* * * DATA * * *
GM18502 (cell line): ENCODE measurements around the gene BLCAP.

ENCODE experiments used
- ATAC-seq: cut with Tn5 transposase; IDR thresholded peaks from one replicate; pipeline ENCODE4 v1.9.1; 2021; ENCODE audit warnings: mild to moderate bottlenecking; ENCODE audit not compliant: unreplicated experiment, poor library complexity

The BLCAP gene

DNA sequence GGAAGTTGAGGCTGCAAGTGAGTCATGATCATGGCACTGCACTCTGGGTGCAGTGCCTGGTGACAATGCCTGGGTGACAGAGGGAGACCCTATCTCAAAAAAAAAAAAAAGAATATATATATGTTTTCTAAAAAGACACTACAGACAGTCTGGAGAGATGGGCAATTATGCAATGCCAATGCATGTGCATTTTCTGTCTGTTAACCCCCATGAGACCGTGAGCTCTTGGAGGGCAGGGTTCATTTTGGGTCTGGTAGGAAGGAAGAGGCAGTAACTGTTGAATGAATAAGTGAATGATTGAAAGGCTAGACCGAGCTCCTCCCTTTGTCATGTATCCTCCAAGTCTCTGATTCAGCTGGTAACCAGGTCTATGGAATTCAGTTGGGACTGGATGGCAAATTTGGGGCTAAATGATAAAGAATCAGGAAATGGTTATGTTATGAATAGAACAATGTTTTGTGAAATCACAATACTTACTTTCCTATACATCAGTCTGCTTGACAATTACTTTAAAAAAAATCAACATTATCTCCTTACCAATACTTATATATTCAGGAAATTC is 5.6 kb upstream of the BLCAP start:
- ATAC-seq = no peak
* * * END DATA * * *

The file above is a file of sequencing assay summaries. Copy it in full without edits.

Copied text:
GM18502 (cell line): ENCODE measurements around the gene BLCAP.

ENCODE experiments used
- ATAC-seq: cut with Tn5 transposase; IDR thresholded peaks from one replicate; pipeline ENCODE4 v1.9.1; 2021; ENCODE audit warnings: mild to moderate bottlenecking; ENCODE audit not compliant: unreplicated experiment, poor library complexity

The BLCAP gene

DNA sequence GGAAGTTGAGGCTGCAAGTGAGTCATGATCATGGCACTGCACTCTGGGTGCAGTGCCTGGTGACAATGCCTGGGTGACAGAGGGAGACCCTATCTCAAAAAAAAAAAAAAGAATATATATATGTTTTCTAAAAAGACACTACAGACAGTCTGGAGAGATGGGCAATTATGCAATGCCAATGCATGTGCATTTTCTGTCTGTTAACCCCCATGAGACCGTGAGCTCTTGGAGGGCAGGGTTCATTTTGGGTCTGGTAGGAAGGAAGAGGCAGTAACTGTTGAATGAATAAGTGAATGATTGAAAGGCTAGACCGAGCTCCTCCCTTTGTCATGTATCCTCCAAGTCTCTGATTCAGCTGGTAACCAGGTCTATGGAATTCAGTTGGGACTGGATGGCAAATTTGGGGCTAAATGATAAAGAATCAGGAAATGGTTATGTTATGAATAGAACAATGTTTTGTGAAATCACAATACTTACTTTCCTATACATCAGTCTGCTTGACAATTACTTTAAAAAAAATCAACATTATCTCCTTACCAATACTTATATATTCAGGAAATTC is 5.6 kb upstream of the BLCAP start:
- ATAC-seq = no peak